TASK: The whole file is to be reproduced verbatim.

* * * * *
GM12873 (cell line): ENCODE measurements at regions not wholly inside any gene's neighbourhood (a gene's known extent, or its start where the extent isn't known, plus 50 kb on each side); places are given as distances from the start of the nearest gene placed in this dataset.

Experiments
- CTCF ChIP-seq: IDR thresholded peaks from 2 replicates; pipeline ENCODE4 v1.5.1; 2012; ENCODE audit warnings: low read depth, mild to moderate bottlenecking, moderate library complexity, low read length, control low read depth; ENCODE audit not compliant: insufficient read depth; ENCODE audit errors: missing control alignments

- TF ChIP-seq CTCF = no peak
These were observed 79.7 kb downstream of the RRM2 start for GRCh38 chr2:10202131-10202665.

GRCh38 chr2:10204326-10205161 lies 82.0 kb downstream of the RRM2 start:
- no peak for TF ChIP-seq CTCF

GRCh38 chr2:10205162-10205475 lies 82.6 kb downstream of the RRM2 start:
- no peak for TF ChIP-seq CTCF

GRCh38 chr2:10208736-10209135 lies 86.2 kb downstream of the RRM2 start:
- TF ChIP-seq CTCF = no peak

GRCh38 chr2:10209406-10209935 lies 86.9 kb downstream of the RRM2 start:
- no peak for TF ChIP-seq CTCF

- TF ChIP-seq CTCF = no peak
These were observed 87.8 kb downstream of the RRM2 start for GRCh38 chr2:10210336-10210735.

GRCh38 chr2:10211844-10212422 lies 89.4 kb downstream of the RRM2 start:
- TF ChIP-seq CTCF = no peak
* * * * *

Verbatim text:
GM12873 (cell line): ENCODE measurements at regions not wholly inside any gene's neighbourhood (a gene's known extent, or its start where the extent isn't known, plus 50 kb on each side); places are given as distances from the start of the nearest gene placed in this dataset.

Experiments
- CTCF ChIP-seq: IDR thresholded peaks from 2 replicates; pipeline ENCODE4 v1.5.1; 2012; ENCODE audit warnings: low read depth, mild to moderate bottlenecking, moderate library complexity, low read length, control low read depth; ENCODE audit not compliant: insufficient read depth; ENCODE audit errors: missing control alignments

- TF ChIP-seq CTCF = no peak
These were observed 79.7 kb downstream of the RRM2 start for GRCh38 chr2:10202131-10202665.

GRCh38 chr2:10204326-10205161 lies 82.0 kb downstream of the RRM2 start:
- no peak for TF ChIP-seq CTCF

GRCh38 chr2:10205162-10205475 lies 82.6 kb downstream of the RRM2 start:
- no peak for TF ChIP-seq CTCF

GRCh38 chr2:10208736-10209135 lies 86.2 kb downstream of the RRM2 start:
- TF ChIP-seq CTCF = no peak

GRCh38 chr2:10209406-10209935 lies 86.9 kb downstream of the RRM2 start:
- no peak for TF ChIP-seq CTCF

- TF ChIP-seq CTCF = no peak
These were observed 87.8 kb downstream of the RRM2 start for GRCh38 chr2:10210336-10210735.

GRCh38 chr2:10211844-10212422 lies 89.4 kb downstream of the RRM2 start:
- TF ChIP-seq CTCF = no peak